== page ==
Reminders Photography Stronghold Gallery will be celebrating its 4th year anniversary. We will be proudly organizing Junpei Ueda’s solo show in upcoming November. He is one of the 2015 Photobook As Object workshop participants and he has been working on his book project “Picture of My Life” almost a year and finally it’ll be launched at the exhibition. Prior to the show, Junpei is sharing a series of his essay.


It was September of 1998. My mother was 49. She suffered from depression, triggered by menopause, and was insomniac for some time, enduring bad headaches, dizziness and anxiety attacks.

After she had locked herself in a small room with a knife, she was hospitalized in Senriyama for three weeks. When she was discharged from the hospital, she returned to her parents’ home to recuperate. I heard she was getting better.

My father took her illness extremely hard. He would get drunk late at night and break down crying, “Your mother is a mad woman. She’ll never be well.” It was the first time that I ever saw my father cry. He wasn’t the cool and calm father that I knew.

Hey mom,
Doing good? You’re probably feeling pretty down. I’m worried about you. So’s dad, grandpa and auntie. And So. We’re all worried about you. It seems that you are thinking too much about the non-bright side of things, about the bad things. I think it’s best if you just try to think about things in a happy or fun way.
But there’s no need to rush. Life is long. Slow is all right. That’s what I think.
As for me, I’m getting by just fine here. It seems that dad is having a difficult time. But I’m doing alright. I’m just a little lonely that you’re not here.
Take it easy. Bye bye.

Junpei, thank you for your letter.
I learnt a lot from your kind letter, Junpei. It really cheered me up. I feel truly sorry for making all of you worry so much. I can picture you and everyone working hard together.
Just as you have imagined, I can’t say I’m in a very healthy state at the moment. I would love to get better as soon as possible and go back to being with all of you.
It’s great to hear that your grandpa is doing well too. I know you have your part-time work and all, but you should really take care not to overdo it. If possible, it would be really nice to see you get a proper full-time job.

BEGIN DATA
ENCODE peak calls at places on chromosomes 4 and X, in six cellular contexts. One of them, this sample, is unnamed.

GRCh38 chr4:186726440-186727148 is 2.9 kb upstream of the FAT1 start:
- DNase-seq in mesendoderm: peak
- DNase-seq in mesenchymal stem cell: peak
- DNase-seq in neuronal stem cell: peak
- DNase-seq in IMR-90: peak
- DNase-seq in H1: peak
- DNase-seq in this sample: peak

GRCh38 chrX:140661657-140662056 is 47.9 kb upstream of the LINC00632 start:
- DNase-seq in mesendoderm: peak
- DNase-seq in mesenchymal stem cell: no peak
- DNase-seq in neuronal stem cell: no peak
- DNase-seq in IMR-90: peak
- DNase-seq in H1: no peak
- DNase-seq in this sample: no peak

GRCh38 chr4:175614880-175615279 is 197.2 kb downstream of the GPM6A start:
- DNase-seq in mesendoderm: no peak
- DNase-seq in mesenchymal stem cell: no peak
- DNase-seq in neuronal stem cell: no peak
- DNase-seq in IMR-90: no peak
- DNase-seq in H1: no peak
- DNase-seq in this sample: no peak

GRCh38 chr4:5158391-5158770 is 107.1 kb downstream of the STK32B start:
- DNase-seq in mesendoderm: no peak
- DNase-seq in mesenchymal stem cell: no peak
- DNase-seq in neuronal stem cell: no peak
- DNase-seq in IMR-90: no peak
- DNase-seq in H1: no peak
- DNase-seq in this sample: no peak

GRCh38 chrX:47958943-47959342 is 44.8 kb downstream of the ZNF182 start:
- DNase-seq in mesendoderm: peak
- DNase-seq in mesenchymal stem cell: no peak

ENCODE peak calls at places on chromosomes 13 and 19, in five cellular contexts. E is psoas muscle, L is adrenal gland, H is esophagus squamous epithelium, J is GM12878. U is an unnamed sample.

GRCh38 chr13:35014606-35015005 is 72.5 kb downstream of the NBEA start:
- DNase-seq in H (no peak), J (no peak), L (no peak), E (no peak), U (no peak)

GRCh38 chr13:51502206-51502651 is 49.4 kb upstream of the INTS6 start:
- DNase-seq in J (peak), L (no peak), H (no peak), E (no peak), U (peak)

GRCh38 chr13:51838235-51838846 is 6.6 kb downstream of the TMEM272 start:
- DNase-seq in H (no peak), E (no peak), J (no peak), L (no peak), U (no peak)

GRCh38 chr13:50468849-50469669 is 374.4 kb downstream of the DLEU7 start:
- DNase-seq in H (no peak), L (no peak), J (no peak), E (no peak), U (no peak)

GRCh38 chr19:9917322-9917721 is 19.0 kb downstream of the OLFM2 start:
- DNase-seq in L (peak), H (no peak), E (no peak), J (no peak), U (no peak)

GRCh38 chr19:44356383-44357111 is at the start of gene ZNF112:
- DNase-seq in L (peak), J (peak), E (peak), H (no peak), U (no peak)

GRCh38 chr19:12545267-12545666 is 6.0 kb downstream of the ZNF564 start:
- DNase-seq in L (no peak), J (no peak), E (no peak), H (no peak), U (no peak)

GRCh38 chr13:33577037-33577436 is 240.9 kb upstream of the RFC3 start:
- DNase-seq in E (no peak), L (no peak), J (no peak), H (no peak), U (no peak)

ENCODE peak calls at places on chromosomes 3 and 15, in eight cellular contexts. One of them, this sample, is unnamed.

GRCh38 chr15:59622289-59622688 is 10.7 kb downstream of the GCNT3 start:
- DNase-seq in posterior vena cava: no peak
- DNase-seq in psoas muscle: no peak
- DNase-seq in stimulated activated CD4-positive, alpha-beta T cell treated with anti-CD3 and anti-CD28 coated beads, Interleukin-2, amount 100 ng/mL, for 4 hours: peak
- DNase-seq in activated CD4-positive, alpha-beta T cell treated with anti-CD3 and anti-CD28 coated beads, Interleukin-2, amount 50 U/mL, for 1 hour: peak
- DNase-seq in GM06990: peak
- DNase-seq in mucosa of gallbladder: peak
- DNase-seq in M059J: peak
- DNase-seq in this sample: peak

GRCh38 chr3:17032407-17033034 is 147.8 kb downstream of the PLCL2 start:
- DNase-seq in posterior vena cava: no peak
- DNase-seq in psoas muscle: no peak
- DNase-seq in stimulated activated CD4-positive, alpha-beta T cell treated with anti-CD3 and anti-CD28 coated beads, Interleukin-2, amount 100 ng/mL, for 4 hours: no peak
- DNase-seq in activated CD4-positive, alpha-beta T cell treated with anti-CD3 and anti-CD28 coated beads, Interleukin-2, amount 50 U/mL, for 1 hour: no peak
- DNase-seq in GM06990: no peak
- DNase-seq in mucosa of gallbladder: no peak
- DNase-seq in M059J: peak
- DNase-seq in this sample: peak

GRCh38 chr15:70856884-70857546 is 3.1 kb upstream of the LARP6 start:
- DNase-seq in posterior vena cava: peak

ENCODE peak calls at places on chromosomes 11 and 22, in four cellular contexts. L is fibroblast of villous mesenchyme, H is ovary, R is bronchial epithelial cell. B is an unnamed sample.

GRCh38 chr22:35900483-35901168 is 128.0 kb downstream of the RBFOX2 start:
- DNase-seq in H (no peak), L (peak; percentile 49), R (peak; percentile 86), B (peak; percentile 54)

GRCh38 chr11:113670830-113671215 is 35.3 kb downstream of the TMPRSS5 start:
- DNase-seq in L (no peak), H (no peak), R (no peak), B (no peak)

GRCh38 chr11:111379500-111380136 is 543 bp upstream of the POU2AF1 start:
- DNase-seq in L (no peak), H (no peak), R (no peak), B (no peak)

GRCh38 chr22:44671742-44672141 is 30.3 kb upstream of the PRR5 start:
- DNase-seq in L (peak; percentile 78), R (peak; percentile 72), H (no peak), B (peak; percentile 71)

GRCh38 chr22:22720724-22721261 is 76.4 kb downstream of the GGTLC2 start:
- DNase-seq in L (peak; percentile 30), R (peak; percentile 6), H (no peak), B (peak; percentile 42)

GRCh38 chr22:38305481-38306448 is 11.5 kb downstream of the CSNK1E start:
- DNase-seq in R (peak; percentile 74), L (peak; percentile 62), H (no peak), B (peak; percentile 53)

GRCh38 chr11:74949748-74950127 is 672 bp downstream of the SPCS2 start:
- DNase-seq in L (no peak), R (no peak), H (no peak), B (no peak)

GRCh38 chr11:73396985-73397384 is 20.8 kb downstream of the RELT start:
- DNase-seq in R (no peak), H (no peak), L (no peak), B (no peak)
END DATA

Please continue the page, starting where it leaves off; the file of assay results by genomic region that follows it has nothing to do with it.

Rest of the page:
I didn’t expect you to become an adult so quickly. It seems that I am the one who has trouble being independent.
Be nice to your brother for me. Make sure to listen to your father. Health before everything. Take care of your body.
There are so many things I would like to write about, to talk to you about. But that will have to wait for now.
It is getting colder. Please take care and don’t catch a cold.


“Sorry,” my mother had said faintly when I went to visit her at the hospital.
“There’s nothing to be sorry about,” I replied gently.
She was sitting on the hospital bed with her legs stretched out in front of her. She looked small and like a little girl about to cry.
“I’m going home. I’ll come again”
“Thank you for the letter.”
“Sure, I’ll write to you again. Mom, take it easy,” I said.

A hospital staff opened the door with the iron bars and let me out. It was dusk and I heard the insects singing a farewell song to summer. My head felt heavy. I took a train and went home alone.

I was 21 and wandering about aimlessly, having failed miserably at every art school entrance exam.
“How can they not choose me? Man, art schools know nothing!” I would tell myself. “I have artistic talent and I’m sharp-witted.” The man who was capable of accomplishing anything was now in limbo, held up by the realities of social non-acceptance. There was a huge gap between my self-appraisal and reality.

In order to dispel the melancholy, I had planned to travel around Southeast Asia with a friend. I even bought a camera with funds I saved from working part-time at a crappy Pachinko parlour. I felt that travelling would really open things up for me and get me out of the rut.

In late October, on the night before my trip, I was packing in my room when I heard my father’s footsteps. I stuck my head out the door.

“Makoto and I are off to Thailand tomorrow for two months. Mom will be fine, right?”
“You’re really going, eh? Well, she seems to be getting better.
I think it’ll be fine. Here, take this with you.”
“Wow, are you sure about this? Thank you.”
“You be careful, you hear? And thanks for the letter. It brought your mom to tears. She was so happy.”
“Oh yeah? Okay, got it.”

My dad went back up the stairs to his bedroom. 20,000 yen. It was the first time he had ever given me so much money.

—- To be continued to #4.

English translation: Miyuki Okuyama
English proofreading: Tan Lee Kuen

Essay archives:
Picture of My Life Essay #1 My Father’s Paintings by Junpei Ueda
Picture of My Life Essay #2 My Parents by Junpei Ueda
His exhibition forthcoming November 3rd and 27th.
Picture of My Life has been all pre-ordered.